ACET Idiom of the Week!

This week’s idiom is Blow away the cobwebs!

CobwebsThis expression means to energise yourself usually by getting some fresh air or exercise.

As we all know, if we don’t clean the corners or picture frames or mantelpieces of our houses, cobwebs will form.  This idiom is very appropriate because when we are tired and lack energy we can visualise cobwebs forming around us. So in order to shake these cobwebs away, we need get up and revitalise ourselves.

Examples:

  1. A long brisk walk by the sea might just blow away the cobwebs.
  2. I just can’t wait to go for a run after this English exam to blow away the cobwebs.

I think you can agree that we all need this from time to time! 🙂

ACET Idiom of the Week!

This week’s idiom is Barking up the Wrong Tree.  

So this week we are continuing with our idioms with a dog theme! 🙂

This idiom means to be wrong in your thoughts or actions about something or someone.

The meaning of this idiom comes from many years ago when hunters would go hunting with their dogs.  The dogs would trace the scent of its prey from the wrong tree and would sit there barking up the tree, until the hunter would come to the conclusion that the prey was not there.

You can put this idiom in a sentence like the following:

  1. If you think that I took your shirt, you are barking up the wrong tree because I wasn’t here all day.
  2. Officer: “Were you at the store last week when it was robbed?” John: “No Sir, I think you are barking up the wrong tree, I was out of town”.

Barking up the wrong treeTry and put this Idiom in a sentence this week!  Have a lovely weekend 🙂

ACET Idiom of the Week!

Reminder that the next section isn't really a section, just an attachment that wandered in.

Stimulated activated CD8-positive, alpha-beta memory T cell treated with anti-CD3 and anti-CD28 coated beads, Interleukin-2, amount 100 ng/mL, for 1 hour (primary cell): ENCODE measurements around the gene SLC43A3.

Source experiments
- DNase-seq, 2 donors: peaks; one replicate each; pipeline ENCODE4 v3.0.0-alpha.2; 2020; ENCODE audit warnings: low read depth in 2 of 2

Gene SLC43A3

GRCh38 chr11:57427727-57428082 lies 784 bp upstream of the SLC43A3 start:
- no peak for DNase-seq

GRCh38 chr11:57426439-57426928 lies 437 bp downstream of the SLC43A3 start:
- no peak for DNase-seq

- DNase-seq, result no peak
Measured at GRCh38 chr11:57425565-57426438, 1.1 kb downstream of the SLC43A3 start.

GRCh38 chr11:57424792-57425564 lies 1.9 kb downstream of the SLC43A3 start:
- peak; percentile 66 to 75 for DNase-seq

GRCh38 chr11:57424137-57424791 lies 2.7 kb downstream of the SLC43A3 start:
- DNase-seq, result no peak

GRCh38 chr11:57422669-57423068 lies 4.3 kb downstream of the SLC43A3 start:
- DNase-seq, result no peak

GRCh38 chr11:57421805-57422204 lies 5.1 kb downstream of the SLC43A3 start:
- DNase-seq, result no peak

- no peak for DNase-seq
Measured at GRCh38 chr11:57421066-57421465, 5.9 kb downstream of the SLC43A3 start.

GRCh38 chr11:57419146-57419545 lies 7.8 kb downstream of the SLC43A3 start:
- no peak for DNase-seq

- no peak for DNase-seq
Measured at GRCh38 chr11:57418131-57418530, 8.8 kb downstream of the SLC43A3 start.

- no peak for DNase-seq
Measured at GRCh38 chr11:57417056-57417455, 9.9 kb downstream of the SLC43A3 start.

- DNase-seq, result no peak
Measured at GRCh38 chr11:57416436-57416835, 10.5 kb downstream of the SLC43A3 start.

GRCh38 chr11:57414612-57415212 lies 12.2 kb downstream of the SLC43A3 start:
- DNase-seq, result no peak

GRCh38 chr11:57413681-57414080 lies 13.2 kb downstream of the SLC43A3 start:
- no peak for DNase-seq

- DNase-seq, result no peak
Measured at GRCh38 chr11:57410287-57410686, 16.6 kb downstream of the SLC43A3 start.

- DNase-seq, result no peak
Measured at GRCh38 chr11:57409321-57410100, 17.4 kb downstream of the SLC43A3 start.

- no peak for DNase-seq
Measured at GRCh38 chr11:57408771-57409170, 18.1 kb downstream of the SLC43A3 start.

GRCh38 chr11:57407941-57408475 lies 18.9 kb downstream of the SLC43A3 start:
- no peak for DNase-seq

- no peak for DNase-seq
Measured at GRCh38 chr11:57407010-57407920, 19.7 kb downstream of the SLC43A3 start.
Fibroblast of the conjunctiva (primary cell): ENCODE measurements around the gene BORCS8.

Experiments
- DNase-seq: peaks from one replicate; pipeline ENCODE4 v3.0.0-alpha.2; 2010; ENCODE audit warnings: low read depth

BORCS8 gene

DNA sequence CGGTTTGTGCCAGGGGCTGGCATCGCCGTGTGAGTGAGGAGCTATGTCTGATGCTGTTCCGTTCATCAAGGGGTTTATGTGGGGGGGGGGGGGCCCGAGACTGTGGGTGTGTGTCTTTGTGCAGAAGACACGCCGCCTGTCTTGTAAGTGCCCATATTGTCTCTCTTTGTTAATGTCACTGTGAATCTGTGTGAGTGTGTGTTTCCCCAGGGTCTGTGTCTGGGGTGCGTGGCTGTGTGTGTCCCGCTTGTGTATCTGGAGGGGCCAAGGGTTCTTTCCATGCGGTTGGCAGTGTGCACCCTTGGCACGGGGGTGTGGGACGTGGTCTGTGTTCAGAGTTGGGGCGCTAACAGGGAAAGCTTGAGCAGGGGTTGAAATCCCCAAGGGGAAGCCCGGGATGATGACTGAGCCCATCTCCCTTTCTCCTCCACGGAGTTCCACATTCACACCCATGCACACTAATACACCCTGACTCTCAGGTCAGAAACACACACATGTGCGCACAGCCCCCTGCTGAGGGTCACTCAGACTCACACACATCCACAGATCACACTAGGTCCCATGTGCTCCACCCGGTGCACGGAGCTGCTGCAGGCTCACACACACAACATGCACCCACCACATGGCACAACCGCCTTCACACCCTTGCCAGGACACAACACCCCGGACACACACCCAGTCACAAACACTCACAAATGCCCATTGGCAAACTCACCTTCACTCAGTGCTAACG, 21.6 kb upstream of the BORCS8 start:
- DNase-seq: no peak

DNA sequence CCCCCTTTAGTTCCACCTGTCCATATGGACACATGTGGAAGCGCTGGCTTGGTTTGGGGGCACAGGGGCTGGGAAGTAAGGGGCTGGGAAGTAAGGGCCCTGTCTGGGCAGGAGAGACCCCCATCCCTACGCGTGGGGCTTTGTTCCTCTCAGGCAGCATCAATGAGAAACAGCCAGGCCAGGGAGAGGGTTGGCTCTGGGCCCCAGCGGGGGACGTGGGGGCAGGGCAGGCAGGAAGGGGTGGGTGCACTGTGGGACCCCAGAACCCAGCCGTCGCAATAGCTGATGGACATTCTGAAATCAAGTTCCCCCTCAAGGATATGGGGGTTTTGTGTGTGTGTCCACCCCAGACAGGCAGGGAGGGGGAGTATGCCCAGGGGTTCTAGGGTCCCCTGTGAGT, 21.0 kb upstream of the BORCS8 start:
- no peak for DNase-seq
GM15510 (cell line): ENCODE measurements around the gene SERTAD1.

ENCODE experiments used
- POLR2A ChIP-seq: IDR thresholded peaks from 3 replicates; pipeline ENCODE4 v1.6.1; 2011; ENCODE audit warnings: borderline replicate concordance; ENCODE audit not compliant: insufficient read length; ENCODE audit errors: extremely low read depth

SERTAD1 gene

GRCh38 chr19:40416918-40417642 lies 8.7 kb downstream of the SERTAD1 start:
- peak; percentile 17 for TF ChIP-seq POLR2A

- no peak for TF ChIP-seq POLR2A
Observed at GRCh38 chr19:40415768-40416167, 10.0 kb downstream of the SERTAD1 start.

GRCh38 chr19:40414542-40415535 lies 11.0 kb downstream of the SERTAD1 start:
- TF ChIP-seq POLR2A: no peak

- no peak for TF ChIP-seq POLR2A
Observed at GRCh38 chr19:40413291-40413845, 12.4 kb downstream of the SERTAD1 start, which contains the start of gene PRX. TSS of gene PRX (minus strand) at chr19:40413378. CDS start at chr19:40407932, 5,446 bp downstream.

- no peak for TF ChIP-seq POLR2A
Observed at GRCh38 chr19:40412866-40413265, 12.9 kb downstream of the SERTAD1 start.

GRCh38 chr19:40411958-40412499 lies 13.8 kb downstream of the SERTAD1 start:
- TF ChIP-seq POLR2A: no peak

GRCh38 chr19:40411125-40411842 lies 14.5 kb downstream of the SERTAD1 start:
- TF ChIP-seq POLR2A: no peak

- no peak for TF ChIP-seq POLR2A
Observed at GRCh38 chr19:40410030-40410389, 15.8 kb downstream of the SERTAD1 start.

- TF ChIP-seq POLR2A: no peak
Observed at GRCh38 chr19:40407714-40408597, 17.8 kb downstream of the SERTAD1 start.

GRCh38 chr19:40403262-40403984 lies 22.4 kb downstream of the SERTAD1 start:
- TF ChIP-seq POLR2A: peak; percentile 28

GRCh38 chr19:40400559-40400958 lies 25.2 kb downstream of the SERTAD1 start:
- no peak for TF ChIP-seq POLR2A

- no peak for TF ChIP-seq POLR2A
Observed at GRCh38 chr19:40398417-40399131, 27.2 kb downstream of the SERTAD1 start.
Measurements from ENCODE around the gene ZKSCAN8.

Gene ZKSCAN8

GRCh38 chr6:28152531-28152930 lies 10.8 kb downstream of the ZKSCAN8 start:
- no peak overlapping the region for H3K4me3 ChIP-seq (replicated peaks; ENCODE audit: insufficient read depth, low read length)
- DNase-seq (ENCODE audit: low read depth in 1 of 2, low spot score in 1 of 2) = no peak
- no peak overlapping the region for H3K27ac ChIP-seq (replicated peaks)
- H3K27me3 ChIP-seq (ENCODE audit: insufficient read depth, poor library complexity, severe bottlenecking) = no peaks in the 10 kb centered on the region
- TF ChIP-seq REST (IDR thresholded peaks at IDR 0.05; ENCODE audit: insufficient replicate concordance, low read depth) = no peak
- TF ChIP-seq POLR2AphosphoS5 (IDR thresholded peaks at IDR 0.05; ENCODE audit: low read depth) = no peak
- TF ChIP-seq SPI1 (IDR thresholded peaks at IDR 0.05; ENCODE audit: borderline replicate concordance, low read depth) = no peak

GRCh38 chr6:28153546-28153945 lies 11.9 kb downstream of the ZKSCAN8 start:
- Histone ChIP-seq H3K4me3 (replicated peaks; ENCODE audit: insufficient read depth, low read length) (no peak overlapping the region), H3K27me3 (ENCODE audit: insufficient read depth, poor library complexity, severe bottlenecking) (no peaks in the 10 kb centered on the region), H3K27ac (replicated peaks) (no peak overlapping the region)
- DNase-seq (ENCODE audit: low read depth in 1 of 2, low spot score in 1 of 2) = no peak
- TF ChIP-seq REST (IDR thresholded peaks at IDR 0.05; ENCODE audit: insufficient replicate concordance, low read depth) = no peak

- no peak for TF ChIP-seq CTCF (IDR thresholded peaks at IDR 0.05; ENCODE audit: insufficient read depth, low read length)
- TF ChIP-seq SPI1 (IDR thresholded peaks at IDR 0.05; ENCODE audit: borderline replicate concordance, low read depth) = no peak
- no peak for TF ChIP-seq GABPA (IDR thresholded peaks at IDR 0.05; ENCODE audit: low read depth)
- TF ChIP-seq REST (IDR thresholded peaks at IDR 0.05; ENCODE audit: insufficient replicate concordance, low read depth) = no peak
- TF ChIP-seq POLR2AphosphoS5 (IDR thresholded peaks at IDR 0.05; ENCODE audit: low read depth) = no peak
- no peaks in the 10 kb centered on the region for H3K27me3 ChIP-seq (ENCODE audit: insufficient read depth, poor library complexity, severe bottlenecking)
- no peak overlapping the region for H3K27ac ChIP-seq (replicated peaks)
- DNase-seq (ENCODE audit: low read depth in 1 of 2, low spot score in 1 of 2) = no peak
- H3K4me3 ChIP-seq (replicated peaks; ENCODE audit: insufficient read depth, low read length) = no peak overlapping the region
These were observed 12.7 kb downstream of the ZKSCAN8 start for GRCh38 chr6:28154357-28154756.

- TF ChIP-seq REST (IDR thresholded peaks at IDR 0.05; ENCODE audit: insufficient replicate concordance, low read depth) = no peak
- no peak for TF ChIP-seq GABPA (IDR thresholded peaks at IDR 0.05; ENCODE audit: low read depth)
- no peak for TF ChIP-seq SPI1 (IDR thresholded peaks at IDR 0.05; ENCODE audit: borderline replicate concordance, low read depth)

This week’s idiom is Let Sleeping Dogs Lie

The meaning of this idiom is to leave a situation as it is so as not to cause problems.

The history of this idiom can date back to 1374 when Geoffray Chaucer said “It is nought good a sleeping hound wake”. However, the Celtic Druids stated before then that a good trait of a Druid was “not to disturb a sleeping animal”, meaning that a suitable druid can leave an agrument be by agreeing to disagree.

You can imagine what problems you would have if you woke a very sleepy dog.  So when you leave him alone, there are no difficulties.

dog

Examples:

  • After having an agrument with my friend, I wanted to ring her but I decided to let sleeping dogs lie.
  • Tom told Anna that he didn’t like the new rules of the club and that he wanted to give his views on them. However Anna told him to let sleeping dogs lie.

We should try and use this idiom in our own situations as life will be much easier.

ACET Idiom of the Week!

This week’s idiom is Forty Winks  

40 winksThis expression means to take a very short nap, usually during the day.

As you know, it takes less than a second to wink so you can imagine that forty winks is truly a short rest.

You can put this idiom in a sentence like the following:

  1. Sarah finished work early so she took forty winks before she got ready for the party.
  2. At my lunch break today I am going to catch forty winks.

There is nothing better than sleep! – Sleep tight everyone 🙂